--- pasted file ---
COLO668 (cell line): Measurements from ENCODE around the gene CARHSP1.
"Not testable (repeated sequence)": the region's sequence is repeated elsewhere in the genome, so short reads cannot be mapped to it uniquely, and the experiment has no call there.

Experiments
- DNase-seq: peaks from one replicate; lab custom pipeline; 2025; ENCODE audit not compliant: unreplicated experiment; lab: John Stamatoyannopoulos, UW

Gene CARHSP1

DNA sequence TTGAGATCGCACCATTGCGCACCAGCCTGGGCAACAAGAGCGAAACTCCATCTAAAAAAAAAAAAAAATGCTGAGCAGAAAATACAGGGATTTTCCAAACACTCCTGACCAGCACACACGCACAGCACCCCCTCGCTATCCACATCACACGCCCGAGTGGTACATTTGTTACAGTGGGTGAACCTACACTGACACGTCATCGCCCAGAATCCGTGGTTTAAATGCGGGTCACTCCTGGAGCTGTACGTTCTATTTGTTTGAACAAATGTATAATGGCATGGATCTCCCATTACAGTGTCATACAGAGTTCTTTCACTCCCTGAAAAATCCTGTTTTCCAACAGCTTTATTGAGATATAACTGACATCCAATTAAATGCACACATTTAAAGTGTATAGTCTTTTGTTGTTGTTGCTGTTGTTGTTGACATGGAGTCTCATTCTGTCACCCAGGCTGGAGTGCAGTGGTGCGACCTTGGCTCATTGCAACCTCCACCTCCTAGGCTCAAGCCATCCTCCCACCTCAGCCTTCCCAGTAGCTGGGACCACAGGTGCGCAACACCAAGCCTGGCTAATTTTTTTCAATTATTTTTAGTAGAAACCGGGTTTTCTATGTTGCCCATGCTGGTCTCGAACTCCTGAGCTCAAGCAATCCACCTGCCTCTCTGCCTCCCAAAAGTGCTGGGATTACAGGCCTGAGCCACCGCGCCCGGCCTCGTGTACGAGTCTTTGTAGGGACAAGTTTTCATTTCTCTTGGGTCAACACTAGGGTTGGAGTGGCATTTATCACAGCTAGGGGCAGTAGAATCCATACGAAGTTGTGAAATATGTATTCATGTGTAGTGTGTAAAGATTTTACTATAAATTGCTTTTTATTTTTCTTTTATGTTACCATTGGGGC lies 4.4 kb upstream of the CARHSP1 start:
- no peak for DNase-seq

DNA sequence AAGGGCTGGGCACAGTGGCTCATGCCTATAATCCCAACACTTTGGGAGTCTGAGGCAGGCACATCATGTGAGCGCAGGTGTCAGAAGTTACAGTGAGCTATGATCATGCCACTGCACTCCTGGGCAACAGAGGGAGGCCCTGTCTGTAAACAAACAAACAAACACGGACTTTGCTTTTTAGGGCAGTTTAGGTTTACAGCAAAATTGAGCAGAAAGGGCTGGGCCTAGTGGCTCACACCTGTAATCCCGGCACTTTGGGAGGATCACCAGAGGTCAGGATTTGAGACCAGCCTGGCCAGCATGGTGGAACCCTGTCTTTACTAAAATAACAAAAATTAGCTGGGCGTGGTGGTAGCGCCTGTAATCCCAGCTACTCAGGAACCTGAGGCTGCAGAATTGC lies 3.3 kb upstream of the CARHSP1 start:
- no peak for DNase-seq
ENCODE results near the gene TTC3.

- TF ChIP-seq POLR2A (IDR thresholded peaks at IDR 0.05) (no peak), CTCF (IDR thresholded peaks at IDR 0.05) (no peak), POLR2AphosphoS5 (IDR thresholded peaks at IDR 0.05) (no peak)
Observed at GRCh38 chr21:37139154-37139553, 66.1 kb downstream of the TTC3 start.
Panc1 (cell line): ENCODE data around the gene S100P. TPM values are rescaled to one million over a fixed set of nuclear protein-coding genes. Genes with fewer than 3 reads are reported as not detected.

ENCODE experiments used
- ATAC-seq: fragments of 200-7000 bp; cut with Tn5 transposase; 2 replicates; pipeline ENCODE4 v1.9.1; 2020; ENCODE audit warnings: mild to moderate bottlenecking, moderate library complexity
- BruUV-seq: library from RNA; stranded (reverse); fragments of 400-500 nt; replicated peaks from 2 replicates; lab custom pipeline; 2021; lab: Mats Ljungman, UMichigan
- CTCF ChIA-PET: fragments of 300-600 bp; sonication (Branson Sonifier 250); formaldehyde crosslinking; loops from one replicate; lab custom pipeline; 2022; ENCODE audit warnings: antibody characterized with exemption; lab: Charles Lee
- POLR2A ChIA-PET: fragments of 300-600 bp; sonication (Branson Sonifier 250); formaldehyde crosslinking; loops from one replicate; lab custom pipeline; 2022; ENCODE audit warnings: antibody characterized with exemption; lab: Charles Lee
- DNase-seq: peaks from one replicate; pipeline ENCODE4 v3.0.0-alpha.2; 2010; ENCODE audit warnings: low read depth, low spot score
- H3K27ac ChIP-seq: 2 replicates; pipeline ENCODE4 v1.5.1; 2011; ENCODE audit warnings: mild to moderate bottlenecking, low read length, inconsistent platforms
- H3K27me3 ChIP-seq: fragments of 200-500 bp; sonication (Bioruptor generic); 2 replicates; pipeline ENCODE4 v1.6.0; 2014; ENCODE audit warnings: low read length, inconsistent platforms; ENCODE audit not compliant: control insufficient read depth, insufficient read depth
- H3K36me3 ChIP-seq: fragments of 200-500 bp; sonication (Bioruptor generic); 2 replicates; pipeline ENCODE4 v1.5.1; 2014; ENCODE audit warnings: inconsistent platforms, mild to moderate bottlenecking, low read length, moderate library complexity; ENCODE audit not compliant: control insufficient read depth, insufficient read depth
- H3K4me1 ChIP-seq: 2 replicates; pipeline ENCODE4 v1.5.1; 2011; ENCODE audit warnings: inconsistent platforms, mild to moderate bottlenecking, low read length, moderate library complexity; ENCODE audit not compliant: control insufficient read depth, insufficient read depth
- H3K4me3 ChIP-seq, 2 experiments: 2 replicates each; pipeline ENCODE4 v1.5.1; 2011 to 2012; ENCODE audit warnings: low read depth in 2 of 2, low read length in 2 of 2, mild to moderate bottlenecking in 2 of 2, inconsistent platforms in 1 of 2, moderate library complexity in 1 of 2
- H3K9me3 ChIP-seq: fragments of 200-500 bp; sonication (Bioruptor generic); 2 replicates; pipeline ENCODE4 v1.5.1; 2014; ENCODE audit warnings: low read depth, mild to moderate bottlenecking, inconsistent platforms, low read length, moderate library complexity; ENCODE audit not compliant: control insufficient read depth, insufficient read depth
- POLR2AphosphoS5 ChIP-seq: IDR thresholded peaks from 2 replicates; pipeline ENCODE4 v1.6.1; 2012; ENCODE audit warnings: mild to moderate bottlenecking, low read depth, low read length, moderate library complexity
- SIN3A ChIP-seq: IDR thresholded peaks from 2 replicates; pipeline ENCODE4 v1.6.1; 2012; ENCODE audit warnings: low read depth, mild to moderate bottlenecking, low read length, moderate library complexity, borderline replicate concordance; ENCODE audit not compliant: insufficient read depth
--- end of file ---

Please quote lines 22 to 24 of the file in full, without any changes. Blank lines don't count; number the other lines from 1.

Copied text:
- H3K36me3 ChIP-seq: fragments of 200-500 bp; sonication (Bioruptor generic); 2 replicates; pipeline ENCODE4 v1.5.1; 2014; ENCODE audit warnings: inconsistent platforms, mild to moderate bottlenecking, low read length, moderate library complexity; ENCODE audit not compliant: control insufficient read depth, insufficient read depth
- H3K4me1 ChIP-seq: 2 replicates; pipeline ENCODE4 v1.5.1; 2011; ENCODE audit warnings: inconsistent platforms, mild to moderate bottlenecking, low read length, moderate library complexity; ENCODE audit not compliant: control insufficient read depth, insufficient read depth
- H3K4me3 ChIP-seq, 2 experiments: 2 replicates each; pipeline ENCODE4 v1.5.1; 2011 to 2012; ENCODE audit warnings: low read depth in 2 of 2, low read length in 2 of 2, mild to moderate bottlenecking in 2 of 2, inconsistent platforms in 1 of 2, moderate library complexity in 1 of 2